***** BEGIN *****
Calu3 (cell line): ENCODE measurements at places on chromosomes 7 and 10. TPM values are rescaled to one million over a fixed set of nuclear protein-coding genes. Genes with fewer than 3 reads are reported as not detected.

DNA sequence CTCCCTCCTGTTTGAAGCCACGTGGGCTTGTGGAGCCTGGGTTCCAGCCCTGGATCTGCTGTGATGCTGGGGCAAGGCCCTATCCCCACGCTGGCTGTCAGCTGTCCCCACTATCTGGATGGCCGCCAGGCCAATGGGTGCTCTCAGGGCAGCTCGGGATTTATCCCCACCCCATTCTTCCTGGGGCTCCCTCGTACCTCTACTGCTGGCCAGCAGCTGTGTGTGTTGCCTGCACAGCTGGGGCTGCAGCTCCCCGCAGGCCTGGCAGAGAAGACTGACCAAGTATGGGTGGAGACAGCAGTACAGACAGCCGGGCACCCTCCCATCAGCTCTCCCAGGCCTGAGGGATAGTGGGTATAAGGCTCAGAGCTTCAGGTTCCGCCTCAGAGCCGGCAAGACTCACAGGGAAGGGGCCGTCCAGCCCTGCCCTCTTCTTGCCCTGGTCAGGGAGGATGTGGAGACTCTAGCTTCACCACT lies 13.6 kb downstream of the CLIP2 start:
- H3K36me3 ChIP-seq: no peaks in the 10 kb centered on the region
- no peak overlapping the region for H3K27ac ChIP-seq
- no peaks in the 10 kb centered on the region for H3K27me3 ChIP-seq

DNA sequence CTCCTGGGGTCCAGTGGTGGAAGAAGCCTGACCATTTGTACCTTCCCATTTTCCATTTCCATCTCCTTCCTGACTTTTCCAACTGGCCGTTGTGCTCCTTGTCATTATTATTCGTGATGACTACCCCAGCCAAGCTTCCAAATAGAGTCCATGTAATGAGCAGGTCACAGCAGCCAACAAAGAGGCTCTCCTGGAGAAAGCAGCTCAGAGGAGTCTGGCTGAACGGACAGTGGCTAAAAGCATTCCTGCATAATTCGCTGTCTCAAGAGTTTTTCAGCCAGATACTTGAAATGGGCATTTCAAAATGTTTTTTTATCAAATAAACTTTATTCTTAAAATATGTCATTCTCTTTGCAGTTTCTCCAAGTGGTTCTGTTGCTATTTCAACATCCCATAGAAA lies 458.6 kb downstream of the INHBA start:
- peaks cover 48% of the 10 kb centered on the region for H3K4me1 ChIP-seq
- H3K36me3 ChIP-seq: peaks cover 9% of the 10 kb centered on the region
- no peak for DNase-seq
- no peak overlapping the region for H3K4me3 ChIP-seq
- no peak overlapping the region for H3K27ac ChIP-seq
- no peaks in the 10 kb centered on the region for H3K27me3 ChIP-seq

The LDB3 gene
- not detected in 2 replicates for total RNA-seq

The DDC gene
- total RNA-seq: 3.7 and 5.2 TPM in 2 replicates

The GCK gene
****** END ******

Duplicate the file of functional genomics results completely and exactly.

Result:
Calu3 (cell line): ENCODE measurements at places on chromosomes 7 and 10. TPM values are rescaled to one million over a fixed set of nuclear protein-coding genes. Genes with fewer than 3 reads are reported as not detected.

DNA sequence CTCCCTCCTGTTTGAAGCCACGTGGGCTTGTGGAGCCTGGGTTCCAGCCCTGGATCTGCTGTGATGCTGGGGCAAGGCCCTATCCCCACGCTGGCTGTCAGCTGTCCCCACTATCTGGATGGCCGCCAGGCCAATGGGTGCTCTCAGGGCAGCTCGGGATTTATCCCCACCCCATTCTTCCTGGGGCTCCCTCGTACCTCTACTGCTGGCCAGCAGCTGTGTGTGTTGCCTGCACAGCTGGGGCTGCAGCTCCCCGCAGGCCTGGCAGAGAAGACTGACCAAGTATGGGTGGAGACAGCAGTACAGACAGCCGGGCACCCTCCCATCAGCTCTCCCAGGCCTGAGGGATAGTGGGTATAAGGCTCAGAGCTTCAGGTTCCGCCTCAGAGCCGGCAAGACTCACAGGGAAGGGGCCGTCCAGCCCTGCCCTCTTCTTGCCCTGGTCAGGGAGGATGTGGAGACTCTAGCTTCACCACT lies 13.6 kb downstream of the CLIP2 start:
- H3K36me3 ChIP-seq: no peaks in the 10 kb centered on the region
- no peak overlapping the region for H3K27ac ChIP-seq
- no peaks in the 10 kb centered on the region for H3K27me3 ChIP-seq

DNA sequence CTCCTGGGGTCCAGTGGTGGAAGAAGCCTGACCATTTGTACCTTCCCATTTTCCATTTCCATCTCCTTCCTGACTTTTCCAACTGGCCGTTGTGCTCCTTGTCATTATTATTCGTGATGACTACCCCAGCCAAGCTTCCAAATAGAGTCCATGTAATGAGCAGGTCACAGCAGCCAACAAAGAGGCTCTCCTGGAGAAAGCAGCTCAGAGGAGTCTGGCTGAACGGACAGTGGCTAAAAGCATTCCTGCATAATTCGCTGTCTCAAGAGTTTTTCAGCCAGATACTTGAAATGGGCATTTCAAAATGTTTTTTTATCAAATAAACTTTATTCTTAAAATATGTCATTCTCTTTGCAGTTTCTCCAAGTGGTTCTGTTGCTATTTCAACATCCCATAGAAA lies 458.6 kb downstream of the INHBA start:
- peaks cover 48% of the 10 kb centered on the region for H3K4me1 ChIP-seq
- H3K36me3 ChIP-seq: peaks cover 9% of the 10 kb centered on the region
- no peak for DNase-seq
- no peak overlapping the region for H3K4me3 ChIP-seq
- no peak overlapping the region for H3K27ac ChIP-seq
- no peaks in the 10 kb centered on the region for H3K27me3 ChIP-seq

The LDB3 gene
- not detected in 2 replicates for total RNA-seq

The DDC gene
- total RNA-seq: 3.7 and 5.2 TPM in 2 replicates

The GCK gene